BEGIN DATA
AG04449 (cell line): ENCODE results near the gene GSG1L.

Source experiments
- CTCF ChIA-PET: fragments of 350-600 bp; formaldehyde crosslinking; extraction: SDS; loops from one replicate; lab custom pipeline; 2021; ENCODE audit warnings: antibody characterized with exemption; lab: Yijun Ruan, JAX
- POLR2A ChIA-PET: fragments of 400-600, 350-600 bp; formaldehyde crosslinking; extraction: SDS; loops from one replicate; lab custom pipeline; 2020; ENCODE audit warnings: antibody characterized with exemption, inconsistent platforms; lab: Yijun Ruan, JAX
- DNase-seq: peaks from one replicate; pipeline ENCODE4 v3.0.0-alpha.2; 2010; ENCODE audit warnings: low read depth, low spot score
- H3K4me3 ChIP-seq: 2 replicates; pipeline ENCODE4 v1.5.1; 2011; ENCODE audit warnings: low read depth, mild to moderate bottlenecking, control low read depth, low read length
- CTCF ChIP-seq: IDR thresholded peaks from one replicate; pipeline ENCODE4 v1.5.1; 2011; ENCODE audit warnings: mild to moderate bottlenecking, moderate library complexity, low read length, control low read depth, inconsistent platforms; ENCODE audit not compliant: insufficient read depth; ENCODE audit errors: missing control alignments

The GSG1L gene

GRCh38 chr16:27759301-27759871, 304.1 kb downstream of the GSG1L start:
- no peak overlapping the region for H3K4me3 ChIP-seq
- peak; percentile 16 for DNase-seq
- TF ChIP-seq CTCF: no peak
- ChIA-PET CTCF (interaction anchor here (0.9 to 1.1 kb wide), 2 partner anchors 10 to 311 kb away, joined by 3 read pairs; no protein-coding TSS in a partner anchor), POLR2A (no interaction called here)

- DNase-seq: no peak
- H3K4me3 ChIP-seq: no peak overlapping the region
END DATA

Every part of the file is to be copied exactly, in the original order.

AG04449 (cell line): ENCODE results near the gene GSG1L.

Source experiments
- CTCF ChIA-PET: fragments of 350-600 bp; formaldehyde crosslinking; extraction: SDS; loops from one replicate; lab custom pipeline; 2021; ENCODE audit warnings: antibody characterized with exemption; lab: Yijun Ruan, JAX
- POLR2A ChIA-PET: fragments of 400-600, 350-600 bp; formaldehyde crosslinking; extraction: SDS; loops from one replicate; lab custom pipeline; 2020; ENCODE audit warnings: antibody characterized with exemption, inconsistent platforms; lab: Yijun Ruan, JAX
- DNase-seq: peaks from one replicate; pipeline ENCODE4 v3.0.0-alpha.2; 2010; ENCODE audit warnings: low read depth, low spot score
- H3K4me3 ChIP-seq: 2 replicates; pipeline ENCODE4 v1.5.1; 2011; ENCODE audit warnings: low read depth, mild to moderate bottlenecking, control low read depth, low read length
- CTCF ChIP-seq: IDR thresholded peaks from one replicate; pipeline ENCODE4 v1.5.1; 2011; ENCODE audit warnings: mild to moderate bottlenecking, moderate library complexity, low read length, control low read depth, inconsistent platforms; ENCODE audit not compliant: insufficient read depth; ENCODE audit errors: missing control alignments

The GSG1L gene

GRCh38 chr16:27759301-27759871, 304.1 kb downstream of the GSG1L start:
- no peak overlapping the region for H3K4me3 ChIP-seq
- peak; percentile 16 for DNase-seq
- TF ChIP-seq CTCF: no peak
- ChIA-PET CTCF (interaction anchor here (0.9 to 1.1 kb wide), 2 partner anchors 10 to 311 kb away, joined by 3 read pairs; no protein-coding TSS in a partner anchor), POLR2A (no interaction called here)

- DNase-seq: no peak
- H3K4me3 ChIP-seq: no peak overlapping the region